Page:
It was real coastal path weather in Budleigh Salterton yesterday; fitting as the path passes through the town and the perfect weather for a battalion of Seasalt macs to gather in one place. I’m not sure there shouldn’t be a name for them, honestly every which way I looked (including me) there we were testing out the guaranteed waterproof macs we’ve hardly needed all summer. Checked linings and rope toggles everywhere, though to be honest I really could have done with being dressed for High Dartmoor as I dashed through the downpour from one venue to the next.
We were gathered to hear Raynor Winn talking about The Salt Path and Katherine May talking about The Electricity of a Every Living Thing. Both books included a tramp around the south west coast and both lead to revelations and re-evaluations of life. Whilst Raynor and her husband Moth (I’ve now met Moth as well as Raynor) wild camped Katherine May quickly fessed up to just doing the walking bit, in instalments made all the more difficult given that she lives in Whitstable (Kent).
Given my love for The Salt Path and that I knew very little about Katherine May’s book, I had wondered how this event would pan out.
Would my mind unintentionally privilege one book over the other...
In fact Meg Sanders was scrupulously fair in her chairing of this event, drawing out both authors equally, allowing the audience to compare and contrast their experiences and creating a level playing field of interest in each book.
Katherine May took to the path in search of solitude and the opportunity to get physically tired after an episode of post-natal depression had left her feeling depleted and with a 'head like porridge.' It's true, motherhood and all it entails can leave you feeling exhausted whilst wondering what you have done all day, and the urge to be properly tired after physical exercise led to a clear mind and a feeling of connection with wide open space and the natural world. Along the way a diagnosis of autism (for herself) gave Katherine much more to think about as she re-evaluated her own place in the world and amongst her friends and family.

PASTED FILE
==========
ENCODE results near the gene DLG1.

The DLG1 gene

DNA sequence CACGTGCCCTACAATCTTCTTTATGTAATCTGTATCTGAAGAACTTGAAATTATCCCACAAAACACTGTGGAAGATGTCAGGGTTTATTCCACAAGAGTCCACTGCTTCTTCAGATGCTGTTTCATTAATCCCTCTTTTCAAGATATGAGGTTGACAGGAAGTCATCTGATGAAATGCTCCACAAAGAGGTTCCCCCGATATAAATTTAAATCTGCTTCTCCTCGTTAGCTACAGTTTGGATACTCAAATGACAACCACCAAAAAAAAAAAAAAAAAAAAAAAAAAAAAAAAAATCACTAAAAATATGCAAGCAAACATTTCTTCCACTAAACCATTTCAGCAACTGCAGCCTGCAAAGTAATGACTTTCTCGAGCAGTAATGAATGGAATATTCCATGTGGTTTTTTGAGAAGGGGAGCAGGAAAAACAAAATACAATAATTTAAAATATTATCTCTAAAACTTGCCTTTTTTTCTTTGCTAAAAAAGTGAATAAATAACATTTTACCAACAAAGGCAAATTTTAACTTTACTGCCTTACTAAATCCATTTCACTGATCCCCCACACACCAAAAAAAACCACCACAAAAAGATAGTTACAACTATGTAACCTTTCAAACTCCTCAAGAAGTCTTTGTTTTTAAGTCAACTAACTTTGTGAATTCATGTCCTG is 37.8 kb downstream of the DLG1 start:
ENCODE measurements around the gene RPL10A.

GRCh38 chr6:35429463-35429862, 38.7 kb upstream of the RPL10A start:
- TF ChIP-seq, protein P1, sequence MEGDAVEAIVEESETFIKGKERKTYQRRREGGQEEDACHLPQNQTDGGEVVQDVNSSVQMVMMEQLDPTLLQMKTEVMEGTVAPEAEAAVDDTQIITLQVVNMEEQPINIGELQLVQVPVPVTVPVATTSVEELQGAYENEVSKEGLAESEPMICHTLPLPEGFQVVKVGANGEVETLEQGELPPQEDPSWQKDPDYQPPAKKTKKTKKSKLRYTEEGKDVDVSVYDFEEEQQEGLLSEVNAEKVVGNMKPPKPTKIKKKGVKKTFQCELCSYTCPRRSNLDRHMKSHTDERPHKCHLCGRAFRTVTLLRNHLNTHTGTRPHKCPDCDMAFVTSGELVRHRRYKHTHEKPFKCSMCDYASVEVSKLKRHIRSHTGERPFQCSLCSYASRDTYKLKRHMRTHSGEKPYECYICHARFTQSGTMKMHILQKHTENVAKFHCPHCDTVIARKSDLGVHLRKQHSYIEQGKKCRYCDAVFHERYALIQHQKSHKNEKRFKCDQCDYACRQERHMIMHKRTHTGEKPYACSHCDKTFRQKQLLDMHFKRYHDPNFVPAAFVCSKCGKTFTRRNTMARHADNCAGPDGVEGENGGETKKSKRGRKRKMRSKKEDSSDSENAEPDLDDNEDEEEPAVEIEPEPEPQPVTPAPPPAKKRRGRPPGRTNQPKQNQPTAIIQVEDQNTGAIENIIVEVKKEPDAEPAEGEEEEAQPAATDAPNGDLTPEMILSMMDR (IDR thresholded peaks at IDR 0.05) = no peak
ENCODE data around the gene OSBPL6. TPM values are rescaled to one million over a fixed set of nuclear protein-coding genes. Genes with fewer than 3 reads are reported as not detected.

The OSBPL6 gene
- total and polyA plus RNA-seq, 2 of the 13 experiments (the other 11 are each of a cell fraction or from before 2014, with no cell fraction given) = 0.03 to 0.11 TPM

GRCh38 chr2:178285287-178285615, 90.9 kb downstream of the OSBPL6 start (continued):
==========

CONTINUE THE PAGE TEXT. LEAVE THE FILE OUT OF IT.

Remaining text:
I've written about The Salt Path here and heard Raynor Winn talk earlier in the summer, but she is so engaging and in this slightly different context is was fascinating to listen as chair Meg Sanders drew out all the different strands (sorry) fostering the idea of the coast path as a metaphor for personal challenges, given that the only way out is ahead and through one step at a time, on this narrow path that skirts 635 miles around the South West Peninsula.
There were plenty of wide-ranging questions at the end too. Budleigh LitFest is famed for its perceptive and probing questions and this event was no exception. I think local people feel a sense of pride and an attachment to the coast path, and a surprising number of hands were raised when Meg asked if anyone in the audience had walked it.
But there was an unexpected moment during the talk too...
Meg had asked if I would take along my quilted journal entry of the cover of The Salt Path for her to see...
I had been thinking for some time that the book had given me so much pleasure I would really like to give this piece to Raynor and Moth, so if I could catch them discreetly at Budleigh that would be ideal. It's been seen on social media, exhibited and much-loved by a lot of people (including Raynor) so I hadn't told anyone of this but planned to slip it their way very unobtrusively after the book signing.
I hadn't reckoned on Meg calling me up to the platform for a Show-and-Tell.
Well the moment was right to give the gift so I did.
This piece is now with the people it belongs to and there was much delight and surprise all round.